Honoring Dr. King’s Legacy

 

Sam Timberlake and Barbara Parker served as co-chair and chair in putting together the Dr. MLK Jr. Celebration event on Monday, January 16th. Photo by W. Clay Crook/The Lexington Progress.

Sam Timberlake and Barbara Parker served as co-chair and chair in putting together the Dr. MLK Jr. Celebration event on Monday, January 16th.
Photo by W. Clay Crook/The Lexington Progress.

 

The crowd sat enraptured, the solemn and sonorous words of historic impact settling deep into each heart, mind and spirit.  “I have a dream,” the voice intoned, ringing the bell of American history August, 1963 that still resonates today.

Another deeply moving voice recited the deeply hallowed words of yesteryear.  Yet more than a recitation, more than a reiteration, as the Reverend Rodney Campbell echoed the message across an audience, that once echoed across the pillars and reflecting pool of the Lincoln Memorial.

Lexington held the Martin Luther King Memorial Celebration on Monday, January 16th, with joyous notes of song, and tear-stained memories of men and women who suffered, yet maintained Dr. King’s call for protests that were peaceful and non-violent.

There were a hundred and eighty plus in attendance, with a moving list of guest speakers, and a turn out by county and city officials.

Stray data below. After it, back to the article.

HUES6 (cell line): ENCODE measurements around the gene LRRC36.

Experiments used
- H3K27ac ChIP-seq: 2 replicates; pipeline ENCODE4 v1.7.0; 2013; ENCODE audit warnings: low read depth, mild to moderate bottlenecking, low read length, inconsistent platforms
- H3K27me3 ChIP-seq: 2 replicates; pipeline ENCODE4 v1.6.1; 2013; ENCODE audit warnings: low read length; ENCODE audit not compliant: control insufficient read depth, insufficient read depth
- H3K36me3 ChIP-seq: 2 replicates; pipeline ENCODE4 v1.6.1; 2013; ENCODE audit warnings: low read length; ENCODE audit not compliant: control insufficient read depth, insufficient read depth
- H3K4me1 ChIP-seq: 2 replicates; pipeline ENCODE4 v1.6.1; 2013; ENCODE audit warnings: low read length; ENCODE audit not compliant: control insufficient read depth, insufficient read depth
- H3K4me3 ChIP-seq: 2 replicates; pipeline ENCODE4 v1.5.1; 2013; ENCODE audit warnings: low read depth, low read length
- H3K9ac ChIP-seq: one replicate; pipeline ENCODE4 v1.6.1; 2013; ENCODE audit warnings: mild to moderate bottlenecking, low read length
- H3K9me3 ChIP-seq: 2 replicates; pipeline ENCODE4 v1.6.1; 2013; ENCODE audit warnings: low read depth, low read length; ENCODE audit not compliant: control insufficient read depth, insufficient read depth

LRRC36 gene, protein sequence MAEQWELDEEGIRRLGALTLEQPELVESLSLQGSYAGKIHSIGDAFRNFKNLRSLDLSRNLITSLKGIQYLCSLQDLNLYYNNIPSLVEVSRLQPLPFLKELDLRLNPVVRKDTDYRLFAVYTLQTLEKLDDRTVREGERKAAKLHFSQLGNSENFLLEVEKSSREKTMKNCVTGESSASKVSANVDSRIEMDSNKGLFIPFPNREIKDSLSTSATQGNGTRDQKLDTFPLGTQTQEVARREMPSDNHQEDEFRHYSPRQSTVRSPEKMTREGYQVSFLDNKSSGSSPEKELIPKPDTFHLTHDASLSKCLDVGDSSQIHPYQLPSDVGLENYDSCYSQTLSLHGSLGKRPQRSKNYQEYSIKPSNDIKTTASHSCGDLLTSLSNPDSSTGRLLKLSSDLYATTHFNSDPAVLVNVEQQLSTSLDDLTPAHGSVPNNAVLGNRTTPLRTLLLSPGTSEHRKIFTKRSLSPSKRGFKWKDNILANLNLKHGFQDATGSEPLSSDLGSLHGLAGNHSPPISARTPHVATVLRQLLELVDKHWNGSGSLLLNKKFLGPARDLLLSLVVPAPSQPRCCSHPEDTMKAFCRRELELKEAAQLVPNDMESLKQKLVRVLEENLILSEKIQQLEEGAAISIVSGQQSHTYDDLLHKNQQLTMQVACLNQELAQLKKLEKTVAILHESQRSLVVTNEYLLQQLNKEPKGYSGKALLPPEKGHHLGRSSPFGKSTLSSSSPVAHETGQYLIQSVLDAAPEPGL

Lexington’s governing body was well represented, as Peggy Gilbert, Sandra Wood, Jack Johnson, Jeff Griggs, and Gordon Wildridge greeted and renewed acquaintances among the audience, and Mayor Jowers served as a guest speaker.  Many of the Lexington Police Department attended as well.

County Mayor, Dan Hughes, also spoke, and centered an address around “God so loved, that he gave…” tying in the life and methods of Dr. King that kept him grounded in the faith.

And the event was more than a celebration of Dr. King and his message, but one of the community as well.  Mayor David Jowers included a few words about Montgomery School, which he mentioned is the only…

For other photographs and the complete story, see the January 18th edition of The Lexington Progress.

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